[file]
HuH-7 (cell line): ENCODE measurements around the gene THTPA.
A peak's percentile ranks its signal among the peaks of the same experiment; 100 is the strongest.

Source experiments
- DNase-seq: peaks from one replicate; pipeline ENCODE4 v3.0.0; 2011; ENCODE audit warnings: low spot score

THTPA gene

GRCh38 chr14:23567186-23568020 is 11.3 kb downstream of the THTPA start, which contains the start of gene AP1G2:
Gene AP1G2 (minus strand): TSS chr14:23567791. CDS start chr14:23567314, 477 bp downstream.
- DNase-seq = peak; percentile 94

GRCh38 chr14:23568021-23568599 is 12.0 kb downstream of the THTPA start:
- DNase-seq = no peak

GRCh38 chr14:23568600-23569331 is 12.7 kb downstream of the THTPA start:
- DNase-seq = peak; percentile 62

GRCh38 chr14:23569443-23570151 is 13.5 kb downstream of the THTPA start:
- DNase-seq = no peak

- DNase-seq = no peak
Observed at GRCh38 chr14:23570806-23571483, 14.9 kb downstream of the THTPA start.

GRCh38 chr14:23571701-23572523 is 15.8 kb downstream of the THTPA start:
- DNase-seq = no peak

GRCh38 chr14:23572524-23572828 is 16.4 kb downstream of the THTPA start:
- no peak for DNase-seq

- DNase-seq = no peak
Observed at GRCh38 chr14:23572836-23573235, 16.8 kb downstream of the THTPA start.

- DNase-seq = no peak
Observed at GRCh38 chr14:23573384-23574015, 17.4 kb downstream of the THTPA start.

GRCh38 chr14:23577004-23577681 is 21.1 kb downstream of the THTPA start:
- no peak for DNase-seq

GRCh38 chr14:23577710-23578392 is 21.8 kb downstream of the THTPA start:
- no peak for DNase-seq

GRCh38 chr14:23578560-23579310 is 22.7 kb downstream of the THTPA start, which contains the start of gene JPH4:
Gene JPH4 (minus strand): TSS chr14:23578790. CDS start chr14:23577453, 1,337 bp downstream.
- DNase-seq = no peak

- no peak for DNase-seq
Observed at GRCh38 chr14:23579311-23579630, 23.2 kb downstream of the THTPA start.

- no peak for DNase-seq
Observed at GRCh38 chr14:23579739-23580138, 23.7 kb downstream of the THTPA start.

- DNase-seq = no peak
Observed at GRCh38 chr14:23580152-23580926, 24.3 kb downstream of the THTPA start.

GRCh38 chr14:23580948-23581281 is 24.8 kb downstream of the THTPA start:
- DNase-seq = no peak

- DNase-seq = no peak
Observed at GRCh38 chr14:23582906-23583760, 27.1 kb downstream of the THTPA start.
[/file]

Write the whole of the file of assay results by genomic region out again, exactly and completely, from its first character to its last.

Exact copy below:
HuH-7 (cell line): ENCODE measurements around the gene THTPA.
A peak's percentile ranks its signal among the peaks of the same experiment; 100 is the strongest.

Source experiments
- DNase-seq: peaks from one replicate; pipeline ENCODE4 v3.0.0; 2011; ENCODE audit warnings: low spot score

THTPA gene

GRCh38 chr14:23567186-23568020 is 11.3 kb downstream of the THTPA start, which contains the start of gene AP1G2:
Gene AP1G2 (minus strand): TSS chr14:23567791. CDS start chr14:23567314, 477 bp downstream.
- DNase-seq = peak; percentile 94

GRCh38 chr14:23568021-23568599 is 12.0 kb downstream of the THTPA start:
- DNase-seq = no peak

GRCh38 chr14:23568600-23569331 is 12.7 kb downstream of the THTPA start:
- DNase-seq = peak; percentile 62

GRCh38 chr14:23569443-23570151 is 13.5 kb downstream of the THTPA start:
- DNase-seq = no peak

- DNase-seq = no peak
Observed at GRCh38 chr14:23570806-23571483, 14.9 kb downstream of the THTPA start.

GRCh38 chr14:23571701-23572523 is 15.8 kb downstream of the THTPA start:
- DNase-seq = no peak

GRCh38 chr14:23572524-23572828 is 16.4 kb downstream of the THTPA start:
- no peak for DNase-seq

- DNase-seq = no peak
Observed at GRCh38 chr14:23572836-23573235, 16.8 kb downstream of the THTPA start.

- DNase-seq = no peak
Observed at GRCh38 chr14:23573384-23574015, 17.4 kb downstream of the THTPA start.

GRCh38 chr14:23577004-23577681 is 21.1 kb downstream of the THTPA start:
- no peak for DNase-seq

GRCh38 chr14:23577710-23578392 is 21.8 kb downstream of the THTPA start:
- no peak for DNase-seq

GRCh38 chr14:23578560-23579310 is 22.7 kb downstream of the THTPA start, which contains the start of gene JPH4:
Gene JPH4 (minus strand): TSS chr14:23578790. CDS start chr14:23577453, 1,337 bp downstream.
- DNase-seq = no peak

- no peak for DNase-seq
Observed at GRCh38 chr14:23579311-23579630, 23.2 kb downstream of the THTPA start.

- no peak for DNase-seq
Observed at GRCh38 chr14:23579739-23580138, 23.7 kb downstream of the THTPA start.

- DNase-seq = no peak
Observed at GRCh38 chr14:23580152-23580926, 24.3 kb downstream of the THTPA start.

GRCh38 chr14:23580948-23581281 is 24.8 kb downstream of the THTPA start:
- DNase-seq = no peak

- DNase-seq = no peak
Observed at GRCh38 chr14:23582906-23583760, 27.1 kb downstream of the THTPA start.